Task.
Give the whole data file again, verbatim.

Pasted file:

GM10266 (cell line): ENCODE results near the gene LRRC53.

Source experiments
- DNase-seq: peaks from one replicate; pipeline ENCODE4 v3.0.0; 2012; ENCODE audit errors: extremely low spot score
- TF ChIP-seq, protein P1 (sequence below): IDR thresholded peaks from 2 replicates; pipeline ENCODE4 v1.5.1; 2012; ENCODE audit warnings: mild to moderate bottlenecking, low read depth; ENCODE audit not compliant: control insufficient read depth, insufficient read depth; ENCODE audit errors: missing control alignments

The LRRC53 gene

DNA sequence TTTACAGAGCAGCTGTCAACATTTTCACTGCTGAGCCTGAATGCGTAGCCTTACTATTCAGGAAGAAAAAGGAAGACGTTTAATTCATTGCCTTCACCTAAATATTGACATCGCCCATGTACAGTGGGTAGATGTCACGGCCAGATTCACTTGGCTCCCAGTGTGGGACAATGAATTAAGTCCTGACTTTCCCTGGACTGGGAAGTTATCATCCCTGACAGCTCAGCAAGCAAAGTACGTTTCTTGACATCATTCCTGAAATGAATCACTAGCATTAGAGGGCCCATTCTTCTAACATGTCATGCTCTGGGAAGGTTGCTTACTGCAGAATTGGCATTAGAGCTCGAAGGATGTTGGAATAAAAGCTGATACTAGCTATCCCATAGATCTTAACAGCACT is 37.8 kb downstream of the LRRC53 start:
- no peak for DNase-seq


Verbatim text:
GM10266 (cell line): ENCODE results near the gene LRRC53.

Source experiments
- DNase-seq: peaks from one replicate; pipeline ENCODE4 v3.0.0; 2012; ENCODE audit errors: extremely low spot score
- TF ChIP-seq, protein P1 (sequence below): IDR thresholded peaks from 2 replicates; pipeline ENCODE4 v1.5.1; 2012; ENCODE audit warnings: mild to moderate bottlenecking, low read depth; ENCODE audit not compliant: control insufficient read depth, insufficient read depth; ENCODE audit errors: missing control alignments

The LRRC53 gene

DNA sequence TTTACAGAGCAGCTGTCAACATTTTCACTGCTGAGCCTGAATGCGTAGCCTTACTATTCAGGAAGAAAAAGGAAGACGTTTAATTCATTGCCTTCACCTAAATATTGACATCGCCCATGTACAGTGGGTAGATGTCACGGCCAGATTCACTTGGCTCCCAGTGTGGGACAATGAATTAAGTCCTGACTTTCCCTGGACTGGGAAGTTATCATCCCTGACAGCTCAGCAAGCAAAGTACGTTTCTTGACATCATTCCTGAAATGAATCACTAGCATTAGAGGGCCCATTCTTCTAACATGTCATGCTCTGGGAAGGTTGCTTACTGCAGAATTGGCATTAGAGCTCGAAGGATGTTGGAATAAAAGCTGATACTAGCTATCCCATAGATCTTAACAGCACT is 37.8 kb downstream of the LRRC53 start:
- no peak for DNase-seq